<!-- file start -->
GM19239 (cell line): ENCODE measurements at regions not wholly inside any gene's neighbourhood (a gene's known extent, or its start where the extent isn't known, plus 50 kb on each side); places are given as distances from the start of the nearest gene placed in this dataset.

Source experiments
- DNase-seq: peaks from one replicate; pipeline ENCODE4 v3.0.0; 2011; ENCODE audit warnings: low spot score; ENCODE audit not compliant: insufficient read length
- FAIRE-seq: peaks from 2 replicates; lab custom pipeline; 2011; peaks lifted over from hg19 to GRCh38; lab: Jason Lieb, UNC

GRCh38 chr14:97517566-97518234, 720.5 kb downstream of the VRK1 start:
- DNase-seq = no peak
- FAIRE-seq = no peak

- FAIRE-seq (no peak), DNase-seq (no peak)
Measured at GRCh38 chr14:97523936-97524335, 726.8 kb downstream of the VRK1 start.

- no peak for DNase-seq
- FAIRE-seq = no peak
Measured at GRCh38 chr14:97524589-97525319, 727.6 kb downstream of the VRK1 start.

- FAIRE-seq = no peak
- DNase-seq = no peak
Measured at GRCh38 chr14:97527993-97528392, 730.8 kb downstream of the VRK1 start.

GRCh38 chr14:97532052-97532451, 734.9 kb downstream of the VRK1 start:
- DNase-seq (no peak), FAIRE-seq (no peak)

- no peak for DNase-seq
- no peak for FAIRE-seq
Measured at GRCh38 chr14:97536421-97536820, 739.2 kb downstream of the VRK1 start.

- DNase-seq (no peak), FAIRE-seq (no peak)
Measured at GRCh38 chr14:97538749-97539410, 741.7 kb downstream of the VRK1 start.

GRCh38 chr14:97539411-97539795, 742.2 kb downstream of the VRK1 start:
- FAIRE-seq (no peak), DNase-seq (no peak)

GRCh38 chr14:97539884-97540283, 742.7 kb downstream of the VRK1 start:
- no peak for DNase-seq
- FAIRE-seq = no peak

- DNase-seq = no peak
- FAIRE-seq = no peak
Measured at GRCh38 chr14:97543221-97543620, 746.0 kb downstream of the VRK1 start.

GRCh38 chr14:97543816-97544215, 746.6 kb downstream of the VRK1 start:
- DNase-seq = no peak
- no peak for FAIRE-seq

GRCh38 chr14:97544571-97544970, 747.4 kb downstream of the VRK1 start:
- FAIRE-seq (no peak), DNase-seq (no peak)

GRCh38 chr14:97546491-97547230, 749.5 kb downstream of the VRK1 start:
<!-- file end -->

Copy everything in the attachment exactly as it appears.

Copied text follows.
GM19239 (cell line): ENCODE measurements at regions not wholly inside any gene's neighbourhood (a gene's known extent, or its start where the extent isn't known, plus 50 kb on each side); places are given as distances from the start of the nearest gene placed in this dataset.

Source experiments
- DNase-seq: peaks from one replicate; pipeline ENCODE4 v3.0.0; 2011; ENCODE audit warnings: low spot score; ENCODE audit not compliant: insufficient read length
- FAIRE-seq: peaks from 2 replicates; lab custom pipeline; 2011; peaks lifted over from hg19 to GRCh38; lab: Jason Lieb, UNC

GRCh38 chr14:97517566-97518234, 720.5 kb downstream of the VRK1 start:
- DNase-seq = no peak
- FAIRE-seq = no peak

- FAIRE-seq (no peak), DNase-seq (no peak)
Measured at GRCh38 chr14:97523936-97524335, 726.8 kb downstream of the VRK1 start.

- no peak for DNase-seq
- FAIRE-seq = no peak
Measured at GRCh38 chr14:97524589-97525319, 727.6 kb downstream of the VRK1 start.

- FAIRE-seq = no peak
- DNase-seq = no peak
Measured at GRCh38 chr14:97527993-97528392, 730.8 kb downstream of the VRK1 start.

GRCh38 chr14:97532052-97532451, 734.9 kb downstream of the VRK1 start:
- DNase-seq (no peak), FAIRE-seq (no peak)

- no peak for DNase-seq
- no peak for FAIRE-seq
Measured at GRCh38 chr14:97536421-97536820, 739.2 kb downstream of the VRK1 start.

- DNase-seq (no peak), FAIRE-seq (no peak)
Measured at GRCh38 chr14:97538749-97539410, 741.7 kb downstream of the VRK1 start.

GRCh38 chr14:97539411-97539795, 742.2 kb downstream of the VRK1 start:
- FAIRE-seq (no peak), DNase-seq (no peak)

GRCh38 chr14:97539884-97540283, 742.7 kb downstream of the VRK1 start:
- no peak for DNase-seq
- FAIRE-seq = no peak

- DNase-seq = no peak
- FAIRE-seq = no peak
Measured at GRCh38 chr14:97543221-97543620, 746.0 kb downstream of the VRK1 start.

GRCh38 chr14:97543816-97544215, 746.6 kb downstream of the VRK1 start:
- DNase-seq = no peak
- no peak for FAIRE-seq

GRCh38 chr14:97544571-97544970, 747.4 kb downstream of the VRK1 start:
- FAIRE-seq (no peak), DNase-seq (no peak)

GRCh38 chr14:97546491-97547230, 749.5 kb downstream of the VRK1 start: